The Secret Life of Pets is a movie I heard about but didn’t quite have the urge to see it in theaters. It’s actually made by the same company that produced the Despicable Me/Minion movies which mostly were pretty good but not quite up to par with Pixar. I also liked how the main dog is actually a Jack Russel Terrier as my now late dog Zelda was a Jack Rusell Terrier mixed with beagle, but her whole personality was more Jack Russell. I do find the irony of watching this movie now since I no longer have any pets of my own since the death of my dog Zelda in October of last year. But anyways, how was The Secret Life of Pets for me?
The main pet of the movie is Max, a Jack Russel terrier who lives with his owner Katie in an upscale New York City apartment. Max thinks his life is perfect and couldn’t be any better. However dreams often turn to nightmares as Max sees a new dog named Duke for the first time. Katie says the mutt Duke will be his new “brother” and Max seems to be more friendly towards Katie than he is Duke. Max keeps thinking of ways to get Duke sent back to the dog pound. Once Duke finds out, he shows his true colors and tries to get Max out of the picture.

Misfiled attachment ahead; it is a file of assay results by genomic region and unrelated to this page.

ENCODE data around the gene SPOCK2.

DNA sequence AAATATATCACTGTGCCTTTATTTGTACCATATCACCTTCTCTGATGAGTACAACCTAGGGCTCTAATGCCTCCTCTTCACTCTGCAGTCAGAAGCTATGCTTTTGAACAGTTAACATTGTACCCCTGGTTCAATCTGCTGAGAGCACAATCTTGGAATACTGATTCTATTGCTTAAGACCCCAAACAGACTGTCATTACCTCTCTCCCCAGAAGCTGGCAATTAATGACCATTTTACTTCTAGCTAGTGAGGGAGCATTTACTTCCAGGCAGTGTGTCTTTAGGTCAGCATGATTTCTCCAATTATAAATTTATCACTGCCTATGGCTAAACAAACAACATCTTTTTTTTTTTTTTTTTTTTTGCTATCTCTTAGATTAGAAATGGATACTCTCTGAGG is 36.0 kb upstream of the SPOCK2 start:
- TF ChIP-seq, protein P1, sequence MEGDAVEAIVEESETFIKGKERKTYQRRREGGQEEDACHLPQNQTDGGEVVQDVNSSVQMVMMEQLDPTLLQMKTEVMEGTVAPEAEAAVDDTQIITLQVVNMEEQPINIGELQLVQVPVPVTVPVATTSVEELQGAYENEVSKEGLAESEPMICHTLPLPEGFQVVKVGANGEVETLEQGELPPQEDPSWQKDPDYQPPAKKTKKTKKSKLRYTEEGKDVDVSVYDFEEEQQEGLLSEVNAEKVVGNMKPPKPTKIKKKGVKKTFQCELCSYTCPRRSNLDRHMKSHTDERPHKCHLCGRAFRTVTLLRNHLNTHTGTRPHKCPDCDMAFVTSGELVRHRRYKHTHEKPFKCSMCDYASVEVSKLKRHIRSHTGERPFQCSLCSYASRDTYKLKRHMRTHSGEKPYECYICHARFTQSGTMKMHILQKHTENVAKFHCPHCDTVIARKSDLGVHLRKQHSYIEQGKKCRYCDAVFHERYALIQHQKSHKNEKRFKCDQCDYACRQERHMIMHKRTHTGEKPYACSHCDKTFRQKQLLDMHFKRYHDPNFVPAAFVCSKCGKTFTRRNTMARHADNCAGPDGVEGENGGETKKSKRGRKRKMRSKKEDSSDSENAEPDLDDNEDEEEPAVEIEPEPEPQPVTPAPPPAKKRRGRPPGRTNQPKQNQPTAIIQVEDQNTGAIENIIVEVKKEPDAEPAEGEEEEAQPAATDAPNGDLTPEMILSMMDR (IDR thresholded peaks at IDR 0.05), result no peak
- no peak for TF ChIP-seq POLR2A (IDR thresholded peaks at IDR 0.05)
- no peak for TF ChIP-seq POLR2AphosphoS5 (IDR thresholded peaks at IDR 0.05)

Duke tricks Max in running away from a dog-walker, and that lands them in trouble. They get lost and attacked by stray cats. The dog catcher snatches them up in their truck and that’s when a gang of unwanted pets breaks in the truck to free one of their members. The leader Snowball is a cute bunny with a horrid attitude. He hates humans with a passion and Max and Duke pretend to be human haters to be set free. However Snowball wants Max and Duke to be in their gang as well, and that’s where the real trouble begins. However they do have hope as Max’s neighborhood friends led by his sorta-girlfriend Gidget are forming a search party.
Overall I thought The Secret Life of Pets wasn’t quite as good as I had hoped. The story is good, the characters are interesting, and it does have its key moments. It’s just rather predictable, and the humor is more on kid-level than smart-for-all-ages level except when it comes to the sinister rabbit Snowball. Illumination Entertainment made The Secret Life of Pets and Sing in the same year, and makes me wonder if they’re more worried about pumping out films than making sure they are good.